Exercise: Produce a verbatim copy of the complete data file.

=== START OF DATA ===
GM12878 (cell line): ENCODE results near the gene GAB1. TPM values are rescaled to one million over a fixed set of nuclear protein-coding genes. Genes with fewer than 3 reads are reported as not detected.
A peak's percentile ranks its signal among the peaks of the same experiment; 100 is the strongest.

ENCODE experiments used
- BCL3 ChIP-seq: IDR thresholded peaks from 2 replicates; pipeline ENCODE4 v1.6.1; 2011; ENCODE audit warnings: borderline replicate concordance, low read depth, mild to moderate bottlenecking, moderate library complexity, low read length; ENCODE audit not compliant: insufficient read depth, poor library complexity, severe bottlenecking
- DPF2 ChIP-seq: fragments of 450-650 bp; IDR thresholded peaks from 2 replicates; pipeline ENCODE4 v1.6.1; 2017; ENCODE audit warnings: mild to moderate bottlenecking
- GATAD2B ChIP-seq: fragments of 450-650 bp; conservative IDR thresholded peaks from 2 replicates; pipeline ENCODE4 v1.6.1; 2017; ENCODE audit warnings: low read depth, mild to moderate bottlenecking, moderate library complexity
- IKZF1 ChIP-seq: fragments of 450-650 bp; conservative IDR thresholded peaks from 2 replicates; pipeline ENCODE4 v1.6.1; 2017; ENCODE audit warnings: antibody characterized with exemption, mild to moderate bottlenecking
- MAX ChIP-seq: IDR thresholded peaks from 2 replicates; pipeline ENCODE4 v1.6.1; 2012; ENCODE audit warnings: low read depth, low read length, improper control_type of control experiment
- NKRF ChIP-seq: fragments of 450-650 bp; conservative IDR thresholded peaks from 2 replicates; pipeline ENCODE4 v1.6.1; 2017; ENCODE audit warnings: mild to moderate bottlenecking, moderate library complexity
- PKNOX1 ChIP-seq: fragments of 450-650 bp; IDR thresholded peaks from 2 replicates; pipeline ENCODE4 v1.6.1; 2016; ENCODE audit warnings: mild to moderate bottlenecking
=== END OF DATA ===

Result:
GM12878 (cell line): ENCODE results near the gene GAB1. TPM values are rescaled to one million over a fixed set of nuclear protein-coding genes. Genes with fewer than 3 reads are reported as not detected.
A peak's percentile ranks its signal among the peaks of the same experiment; 100 is the strongest.

ENCODE experiments used
- BCL3 ChIP-seq: IDR thresholded peaks from 2 replicates; pipeline ENCODE4 v1.6.1; 2011; ENCODE audit warnings: borderline replicate concordance, low read depth, mild to moderate bottlenecking, moderate library complexity, low read length; ENCODE audit not compliant: insufficient read depth, poor library complexity, severe bottlenecking
- DPF2 ChIP-seq: fragments of 450-650 bp; IDR thresholded peaks from 2 replicates; pipeline ENCODE4 v1.6.1; 2017; ENCODE audit warnings: mild to moderate bottlenecking
- GATAD2B ChIP-seq: fragments of 450-650 bp; conservative IDR thresholded peaks from 2 replicates; pipeline ENCODE4 v1.6.1; 2017; ENCODE audit warnings: low read depth, mild to moderate bottlenecking, moderate library complexity
- IKZF1 ChIP-seq: fragments of 450-650 bp; conservative IDR thresholded peaks from 2 replicates; pipeline ENCODE4 v1.6.1; 2017; ENCODE audit warnings: antibody characterized with exemption, mild to moderate bottlenecking
- MAX ChIP-seq: IDR thresholded peaks from 2 replicates; pipeline ENCODE4 v1.6.1; 2012; ENCODE audit warnings: low read depth, low read length, improper control_type of control experiment
- NKRF ChIP-seq: fragments of 450-650 bp; conservative IDR thresholded peaks from 2 replicates; pipeline ENCODE4 v1.6.1; 2017; ENCODE audit warnings: mild to moderate bottlenecking, moderate library complexity
- PKNOX1 ChIP-seq: fragments of 450-650 bp; IDR thresholded peaks from 2 replicates; pipeline ENCODE4 v1.6.1; 2016; ENCODE audit warnings: mild to moderate bottlenecking